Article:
Data from: Life history determines biogeographical patterns of soil bacterial communities over multiple spatial scales
Bissett, Andrew et al. (2010), Data from: Life history determines biogeographical patterns of soil bacterial communities over multiple spatial scales, Dryad, Dataset, https://doi.org/10.5061/dryad.1800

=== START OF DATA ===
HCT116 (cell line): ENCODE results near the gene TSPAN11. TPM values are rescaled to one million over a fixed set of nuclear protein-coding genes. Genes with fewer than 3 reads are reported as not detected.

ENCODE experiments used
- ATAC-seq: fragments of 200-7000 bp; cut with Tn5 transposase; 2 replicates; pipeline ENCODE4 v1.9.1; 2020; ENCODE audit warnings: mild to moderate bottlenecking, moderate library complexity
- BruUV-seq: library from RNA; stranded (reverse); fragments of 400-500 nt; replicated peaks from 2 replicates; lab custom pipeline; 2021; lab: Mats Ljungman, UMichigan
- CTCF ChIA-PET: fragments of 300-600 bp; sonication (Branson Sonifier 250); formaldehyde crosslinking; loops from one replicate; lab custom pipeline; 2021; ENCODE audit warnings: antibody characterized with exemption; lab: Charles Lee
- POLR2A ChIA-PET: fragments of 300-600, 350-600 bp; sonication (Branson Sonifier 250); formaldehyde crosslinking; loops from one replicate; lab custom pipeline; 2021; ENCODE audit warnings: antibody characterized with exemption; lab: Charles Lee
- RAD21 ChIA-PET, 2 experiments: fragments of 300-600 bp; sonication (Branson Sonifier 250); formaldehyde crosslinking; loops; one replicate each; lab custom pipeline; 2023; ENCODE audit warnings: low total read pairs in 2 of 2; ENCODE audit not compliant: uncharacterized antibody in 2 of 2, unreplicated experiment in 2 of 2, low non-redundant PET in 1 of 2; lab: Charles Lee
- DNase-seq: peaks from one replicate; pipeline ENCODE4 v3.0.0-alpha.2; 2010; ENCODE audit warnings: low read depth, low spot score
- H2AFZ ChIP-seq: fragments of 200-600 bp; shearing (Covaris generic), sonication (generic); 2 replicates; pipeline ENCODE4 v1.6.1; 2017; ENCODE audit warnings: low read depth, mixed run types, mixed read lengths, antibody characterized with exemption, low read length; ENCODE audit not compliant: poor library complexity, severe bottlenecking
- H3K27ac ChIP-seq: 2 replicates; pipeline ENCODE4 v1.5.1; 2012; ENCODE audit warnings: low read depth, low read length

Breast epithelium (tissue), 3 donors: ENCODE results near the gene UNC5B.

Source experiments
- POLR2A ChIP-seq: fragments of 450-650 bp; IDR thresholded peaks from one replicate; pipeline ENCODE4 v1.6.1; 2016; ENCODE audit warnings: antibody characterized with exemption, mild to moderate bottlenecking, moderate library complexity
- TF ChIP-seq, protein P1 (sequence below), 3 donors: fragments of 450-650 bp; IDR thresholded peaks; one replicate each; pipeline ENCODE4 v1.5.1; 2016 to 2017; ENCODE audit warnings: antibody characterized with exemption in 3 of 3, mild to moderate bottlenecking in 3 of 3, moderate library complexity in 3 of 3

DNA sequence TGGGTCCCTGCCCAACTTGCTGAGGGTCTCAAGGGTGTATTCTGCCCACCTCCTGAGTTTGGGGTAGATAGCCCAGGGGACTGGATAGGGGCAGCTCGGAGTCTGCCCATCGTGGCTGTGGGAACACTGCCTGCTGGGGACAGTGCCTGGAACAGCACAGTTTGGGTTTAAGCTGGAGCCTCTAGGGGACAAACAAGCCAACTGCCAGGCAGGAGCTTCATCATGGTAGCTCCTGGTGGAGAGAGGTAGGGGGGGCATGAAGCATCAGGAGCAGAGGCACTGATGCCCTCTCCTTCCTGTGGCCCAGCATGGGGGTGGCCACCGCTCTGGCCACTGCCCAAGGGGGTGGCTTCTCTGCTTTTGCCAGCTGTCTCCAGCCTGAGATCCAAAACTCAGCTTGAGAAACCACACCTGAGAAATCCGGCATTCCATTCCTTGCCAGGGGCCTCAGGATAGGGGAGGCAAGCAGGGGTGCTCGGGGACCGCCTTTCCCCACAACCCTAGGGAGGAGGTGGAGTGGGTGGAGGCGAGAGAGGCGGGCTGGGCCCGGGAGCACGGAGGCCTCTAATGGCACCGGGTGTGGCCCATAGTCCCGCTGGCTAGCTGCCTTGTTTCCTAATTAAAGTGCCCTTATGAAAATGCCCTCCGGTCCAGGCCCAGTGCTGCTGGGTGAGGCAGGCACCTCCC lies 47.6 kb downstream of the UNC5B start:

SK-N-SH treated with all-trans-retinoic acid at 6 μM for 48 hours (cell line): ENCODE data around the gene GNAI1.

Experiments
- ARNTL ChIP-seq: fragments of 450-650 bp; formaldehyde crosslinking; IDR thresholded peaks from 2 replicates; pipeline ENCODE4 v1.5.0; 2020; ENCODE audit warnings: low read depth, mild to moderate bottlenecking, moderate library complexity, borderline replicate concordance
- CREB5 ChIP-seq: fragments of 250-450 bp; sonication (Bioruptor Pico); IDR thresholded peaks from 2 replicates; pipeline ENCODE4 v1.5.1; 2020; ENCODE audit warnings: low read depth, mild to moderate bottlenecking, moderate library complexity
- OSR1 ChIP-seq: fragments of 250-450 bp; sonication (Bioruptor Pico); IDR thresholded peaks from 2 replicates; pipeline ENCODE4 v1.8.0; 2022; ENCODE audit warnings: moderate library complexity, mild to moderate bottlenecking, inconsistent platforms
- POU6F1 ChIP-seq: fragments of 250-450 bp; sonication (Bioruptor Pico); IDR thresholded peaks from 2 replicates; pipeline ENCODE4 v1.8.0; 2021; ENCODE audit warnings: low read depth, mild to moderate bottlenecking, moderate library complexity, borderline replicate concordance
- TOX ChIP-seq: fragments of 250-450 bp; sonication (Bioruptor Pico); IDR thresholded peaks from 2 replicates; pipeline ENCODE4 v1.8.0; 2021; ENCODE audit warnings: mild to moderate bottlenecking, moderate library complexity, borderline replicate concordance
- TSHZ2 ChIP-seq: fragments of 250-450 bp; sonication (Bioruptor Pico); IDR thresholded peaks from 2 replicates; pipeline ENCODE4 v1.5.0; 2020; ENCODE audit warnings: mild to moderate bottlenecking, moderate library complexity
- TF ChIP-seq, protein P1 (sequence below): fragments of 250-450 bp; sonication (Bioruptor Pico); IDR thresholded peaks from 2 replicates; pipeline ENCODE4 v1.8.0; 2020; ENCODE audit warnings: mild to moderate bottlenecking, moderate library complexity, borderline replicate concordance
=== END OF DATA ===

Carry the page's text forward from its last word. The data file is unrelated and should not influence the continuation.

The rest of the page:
The extent to which the distribution of soil bacteria is controlled by local environment versus spatial factors (e.g., dispersal, colonisation limitation, evolutionary events) is poorly understood and widely debated. Our understanding of biogeographic controls in microbial communities is likely hampered by the enormous environmental variability encountered across spatial scales and the broad diversity of microbial life histories. Here we constrained environmental factors (soil chemistry, climate, above-ground plant community) to investigate the specific influence of space, by fitting all other variables first, on bacterial communities in soils over distances from m to 102 km. We found strong evidence for a spatial component to bacterial community structure that varies with scale and organism life history (dispersal and survival ability). Geographic distance had no influence over community structure for organisms known to have survival stages, but the converse was true for organisms thought to be less hardy. Community function (substrate utilisation) was also shown to be highly correlated to community structure, but not to abiotic factors, suggesting non-stochastic determinants of community structure are important Our results support the view that bacterial soil communities are constrained by both edaphic factors and geographic distance, and further show that the relative importance of such constraints depends critically on the taxonomic resolution used to evaluate spatio-temporal patterns of microbial diversity, as well as life-history of the groups being investigated, much as is the case for macro-organisms.